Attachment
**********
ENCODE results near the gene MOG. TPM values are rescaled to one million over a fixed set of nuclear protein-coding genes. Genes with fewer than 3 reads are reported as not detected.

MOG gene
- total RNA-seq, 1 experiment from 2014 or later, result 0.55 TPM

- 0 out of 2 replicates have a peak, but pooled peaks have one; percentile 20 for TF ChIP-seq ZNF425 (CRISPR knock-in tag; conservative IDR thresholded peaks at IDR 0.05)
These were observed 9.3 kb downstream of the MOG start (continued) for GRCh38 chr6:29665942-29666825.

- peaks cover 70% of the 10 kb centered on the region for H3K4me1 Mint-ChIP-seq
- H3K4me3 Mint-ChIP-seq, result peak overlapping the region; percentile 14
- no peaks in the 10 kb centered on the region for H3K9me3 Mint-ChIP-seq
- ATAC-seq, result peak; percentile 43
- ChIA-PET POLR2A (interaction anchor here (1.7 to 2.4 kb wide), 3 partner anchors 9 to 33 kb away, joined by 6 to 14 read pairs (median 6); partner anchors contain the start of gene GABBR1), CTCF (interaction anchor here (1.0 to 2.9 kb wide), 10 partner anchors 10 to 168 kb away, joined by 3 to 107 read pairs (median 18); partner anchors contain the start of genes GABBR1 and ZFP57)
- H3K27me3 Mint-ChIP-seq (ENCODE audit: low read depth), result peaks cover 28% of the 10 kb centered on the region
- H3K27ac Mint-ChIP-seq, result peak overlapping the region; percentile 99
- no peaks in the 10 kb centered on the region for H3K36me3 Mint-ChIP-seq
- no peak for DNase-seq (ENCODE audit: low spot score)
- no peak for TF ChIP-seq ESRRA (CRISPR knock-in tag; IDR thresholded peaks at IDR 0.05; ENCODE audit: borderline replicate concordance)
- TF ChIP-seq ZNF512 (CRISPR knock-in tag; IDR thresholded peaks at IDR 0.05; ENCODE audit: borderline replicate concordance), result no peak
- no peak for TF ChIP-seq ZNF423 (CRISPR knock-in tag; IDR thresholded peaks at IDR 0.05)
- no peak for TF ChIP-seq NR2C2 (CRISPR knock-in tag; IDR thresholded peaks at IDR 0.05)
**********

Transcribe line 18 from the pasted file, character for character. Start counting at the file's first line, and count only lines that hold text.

- no peak for TF ChIP-seq NR2C2 (CRISPR knock-in tag; IDR thresholded peaks at IDR 0.05)